"Maybe He Was in Love With You?": How to Talk With People in Psychosis

May-May Meijer; Femke Meijer


Schizophr Bull. 2020;46(1):6-8. 

In This Article

Sensitive Issues: Trauma and Side Effects of Medicines

May-May has been visiting the same psychiatric hospital in Hilversum for 12 years now. There are very sensitive issues which may be worthwhile to discuss, but she has never discussed them with her psychiatrists however. At a "Crazywise conference" in Amsterdam in March 2017, a person who had suffered from a sexual trauma spoke with May-May about the relation between trauma and mental illness. Although May-May and Femke have experienced a very lucky childhood, May-May also received smacks occasionally when she was young. She remembers this vividly and discussed it with the participant of the conference. Although this did not necessarily contribute to the development of her psychosis, and May-May doesn't feel she suffers from trauma, we think that it is worthwhile that psychiatrists ask their patients about possible forms of violence during their childhood. For reasons of loyalty, it is unlikely that people will mention these things by themselves.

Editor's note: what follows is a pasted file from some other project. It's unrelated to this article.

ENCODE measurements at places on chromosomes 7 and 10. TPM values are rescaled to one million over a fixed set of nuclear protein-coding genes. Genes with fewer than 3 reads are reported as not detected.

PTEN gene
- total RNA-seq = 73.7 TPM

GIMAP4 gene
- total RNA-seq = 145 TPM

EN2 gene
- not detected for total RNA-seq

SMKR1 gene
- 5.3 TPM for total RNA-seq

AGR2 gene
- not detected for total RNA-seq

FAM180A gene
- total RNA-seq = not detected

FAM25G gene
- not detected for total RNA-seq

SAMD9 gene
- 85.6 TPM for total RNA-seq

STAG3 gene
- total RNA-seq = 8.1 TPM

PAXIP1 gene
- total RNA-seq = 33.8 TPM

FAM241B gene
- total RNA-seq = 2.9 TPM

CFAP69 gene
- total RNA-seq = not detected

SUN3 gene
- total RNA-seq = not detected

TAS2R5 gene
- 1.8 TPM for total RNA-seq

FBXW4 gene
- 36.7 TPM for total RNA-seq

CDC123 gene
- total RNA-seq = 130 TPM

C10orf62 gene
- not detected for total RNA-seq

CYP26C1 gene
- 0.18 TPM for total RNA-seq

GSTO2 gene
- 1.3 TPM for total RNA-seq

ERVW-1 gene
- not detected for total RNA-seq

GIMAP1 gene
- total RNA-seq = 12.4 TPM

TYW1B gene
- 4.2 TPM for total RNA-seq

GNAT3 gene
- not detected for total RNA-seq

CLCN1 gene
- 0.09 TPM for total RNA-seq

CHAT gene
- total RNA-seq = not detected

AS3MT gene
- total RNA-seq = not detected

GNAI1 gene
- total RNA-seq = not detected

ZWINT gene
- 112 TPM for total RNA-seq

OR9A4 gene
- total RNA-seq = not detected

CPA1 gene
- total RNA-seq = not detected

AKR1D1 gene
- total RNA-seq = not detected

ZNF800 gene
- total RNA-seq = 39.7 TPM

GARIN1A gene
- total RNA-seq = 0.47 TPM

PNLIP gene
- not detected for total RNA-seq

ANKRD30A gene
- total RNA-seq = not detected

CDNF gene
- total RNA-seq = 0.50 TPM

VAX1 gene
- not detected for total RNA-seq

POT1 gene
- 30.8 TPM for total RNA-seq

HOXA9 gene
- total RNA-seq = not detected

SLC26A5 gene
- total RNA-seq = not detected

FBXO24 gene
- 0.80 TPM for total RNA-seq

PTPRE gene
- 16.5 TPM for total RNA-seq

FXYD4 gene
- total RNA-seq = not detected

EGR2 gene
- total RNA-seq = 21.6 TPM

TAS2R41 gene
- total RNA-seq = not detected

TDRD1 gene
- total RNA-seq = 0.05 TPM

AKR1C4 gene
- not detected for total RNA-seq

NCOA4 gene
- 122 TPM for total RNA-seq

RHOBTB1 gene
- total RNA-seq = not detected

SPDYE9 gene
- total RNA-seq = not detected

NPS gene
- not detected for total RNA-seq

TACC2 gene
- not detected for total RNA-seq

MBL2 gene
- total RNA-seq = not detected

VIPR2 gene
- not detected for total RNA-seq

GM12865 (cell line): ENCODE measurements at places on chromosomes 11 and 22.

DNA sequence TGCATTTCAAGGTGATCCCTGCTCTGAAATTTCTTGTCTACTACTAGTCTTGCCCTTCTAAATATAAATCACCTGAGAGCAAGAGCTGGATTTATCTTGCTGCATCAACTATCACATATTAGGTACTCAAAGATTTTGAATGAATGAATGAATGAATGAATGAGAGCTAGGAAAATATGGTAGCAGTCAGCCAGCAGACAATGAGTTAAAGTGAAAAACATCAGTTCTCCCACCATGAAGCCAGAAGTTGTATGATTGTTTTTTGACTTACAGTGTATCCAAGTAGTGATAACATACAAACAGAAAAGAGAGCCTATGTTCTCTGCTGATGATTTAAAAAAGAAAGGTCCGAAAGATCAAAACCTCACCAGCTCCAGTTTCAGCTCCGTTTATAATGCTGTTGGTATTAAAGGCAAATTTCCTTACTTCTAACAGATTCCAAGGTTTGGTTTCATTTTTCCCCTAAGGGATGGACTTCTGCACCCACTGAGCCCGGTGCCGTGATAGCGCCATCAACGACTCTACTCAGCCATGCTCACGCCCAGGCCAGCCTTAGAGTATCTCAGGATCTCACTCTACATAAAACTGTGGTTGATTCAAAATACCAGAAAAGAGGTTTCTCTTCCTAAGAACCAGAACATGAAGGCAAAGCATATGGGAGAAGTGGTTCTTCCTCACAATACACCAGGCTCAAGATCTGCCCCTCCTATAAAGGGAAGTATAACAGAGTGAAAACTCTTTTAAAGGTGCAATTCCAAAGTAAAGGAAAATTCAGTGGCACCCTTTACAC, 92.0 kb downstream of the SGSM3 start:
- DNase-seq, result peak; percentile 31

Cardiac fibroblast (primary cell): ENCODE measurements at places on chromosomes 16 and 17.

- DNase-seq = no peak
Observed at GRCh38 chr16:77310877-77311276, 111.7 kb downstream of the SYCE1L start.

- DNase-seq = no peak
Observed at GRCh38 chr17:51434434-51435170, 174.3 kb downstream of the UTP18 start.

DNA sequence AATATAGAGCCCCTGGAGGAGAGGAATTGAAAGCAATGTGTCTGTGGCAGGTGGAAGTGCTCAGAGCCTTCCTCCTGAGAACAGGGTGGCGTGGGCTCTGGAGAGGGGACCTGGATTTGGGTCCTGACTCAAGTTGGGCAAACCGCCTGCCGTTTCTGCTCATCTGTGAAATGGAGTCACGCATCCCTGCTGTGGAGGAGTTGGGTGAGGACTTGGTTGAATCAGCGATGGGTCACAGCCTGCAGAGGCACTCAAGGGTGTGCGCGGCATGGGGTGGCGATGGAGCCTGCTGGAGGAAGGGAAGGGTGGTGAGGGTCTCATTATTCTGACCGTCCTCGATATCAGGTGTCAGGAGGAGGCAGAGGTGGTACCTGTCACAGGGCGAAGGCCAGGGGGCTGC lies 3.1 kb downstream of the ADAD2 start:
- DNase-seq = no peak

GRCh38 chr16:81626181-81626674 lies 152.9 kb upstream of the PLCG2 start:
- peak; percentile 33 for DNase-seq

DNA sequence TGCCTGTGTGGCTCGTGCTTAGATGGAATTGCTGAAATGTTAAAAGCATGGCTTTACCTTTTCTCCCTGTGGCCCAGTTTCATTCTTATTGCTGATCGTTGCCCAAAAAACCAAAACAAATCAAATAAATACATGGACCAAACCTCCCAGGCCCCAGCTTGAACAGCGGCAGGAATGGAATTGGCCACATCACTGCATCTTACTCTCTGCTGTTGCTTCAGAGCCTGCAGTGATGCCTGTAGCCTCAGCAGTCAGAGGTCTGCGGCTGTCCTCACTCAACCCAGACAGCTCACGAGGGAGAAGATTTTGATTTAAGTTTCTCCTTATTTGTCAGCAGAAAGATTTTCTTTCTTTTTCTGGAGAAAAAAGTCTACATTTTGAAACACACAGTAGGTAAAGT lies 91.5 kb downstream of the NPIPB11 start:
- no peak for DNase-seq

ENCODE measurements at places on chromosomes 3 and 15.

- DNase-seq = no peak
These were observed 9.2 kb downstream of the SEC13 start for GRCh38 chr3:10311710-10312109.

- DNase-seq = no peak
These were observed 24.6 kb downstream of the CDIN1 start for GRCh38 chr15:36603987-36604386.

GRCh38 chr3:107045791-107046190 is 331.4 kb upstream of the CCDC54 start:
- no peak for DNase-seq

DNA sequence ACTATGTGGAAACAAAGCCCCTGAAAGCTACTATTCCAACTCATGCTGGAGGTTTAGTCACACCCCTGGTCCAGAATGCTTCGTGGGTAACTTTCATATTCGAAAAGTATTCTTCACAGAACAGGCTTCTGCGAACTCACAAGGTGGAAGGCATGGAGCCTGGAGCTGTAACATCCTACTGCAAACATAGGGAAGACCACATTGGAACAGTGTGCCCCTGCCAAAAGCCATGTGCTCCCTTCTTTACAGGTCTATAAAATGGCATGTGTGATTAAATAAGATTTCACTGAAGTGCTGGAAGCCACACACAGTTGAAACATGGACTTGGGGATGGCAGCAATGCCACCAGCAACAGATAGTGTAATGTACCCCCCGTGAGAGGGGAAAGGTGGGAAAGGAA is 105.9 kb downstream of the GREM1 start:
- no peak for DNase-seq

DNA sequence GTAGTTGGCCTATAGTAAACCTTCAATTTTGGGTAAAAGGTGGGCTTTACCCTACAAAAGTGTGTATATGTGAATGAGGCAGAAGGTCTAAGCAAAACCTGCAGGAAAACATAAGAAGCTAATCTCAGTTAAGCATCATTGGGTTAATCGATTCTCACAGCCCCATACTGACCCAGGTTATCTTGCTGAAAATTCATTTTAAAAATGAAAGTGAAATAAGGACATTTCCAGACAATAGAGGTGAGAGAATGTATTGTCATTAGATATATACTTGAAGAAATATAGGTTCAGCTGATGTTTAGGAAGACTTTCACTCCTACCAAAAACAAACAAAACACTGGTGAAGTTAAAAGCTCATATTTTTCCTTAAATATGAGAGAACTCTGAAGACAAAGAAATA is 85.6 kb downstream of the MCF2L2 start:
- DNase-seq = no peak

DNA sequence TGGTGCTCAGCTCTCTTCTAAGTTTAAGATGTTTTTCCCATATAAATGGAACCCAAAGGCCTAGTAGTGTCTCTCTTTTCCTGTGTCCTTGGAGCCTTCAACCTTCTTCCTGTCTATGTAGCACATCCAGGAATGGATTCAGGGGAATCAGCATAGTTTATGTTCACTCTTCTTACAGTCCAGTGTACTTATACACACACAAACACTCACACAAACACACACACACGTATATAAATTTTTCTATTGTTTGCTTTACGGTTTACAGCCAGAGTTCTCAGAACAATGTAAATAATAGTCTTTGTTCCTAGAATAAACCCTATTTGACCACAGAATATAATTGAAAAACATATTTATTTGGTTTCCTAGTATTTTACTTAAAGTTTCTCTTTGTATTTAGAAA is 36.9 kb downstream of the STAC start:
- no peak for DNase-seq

Another issue that May-May suffered with for many years was loss of libido. This may seem like a minor issue when compared to the other problems she was struggling with, but it is not. She never dared to discuss it. However, she was encouraged to talk openly about this issue after she watched a television interview that openly addressed this topic. Again, psychiatrists should actively ask about this issue. In other medical disciplines, it is more accepted to talk about sex. After the delivery of her son, the midwife took the initiative to ask May-May about her sexual life and gave her the advice that helped.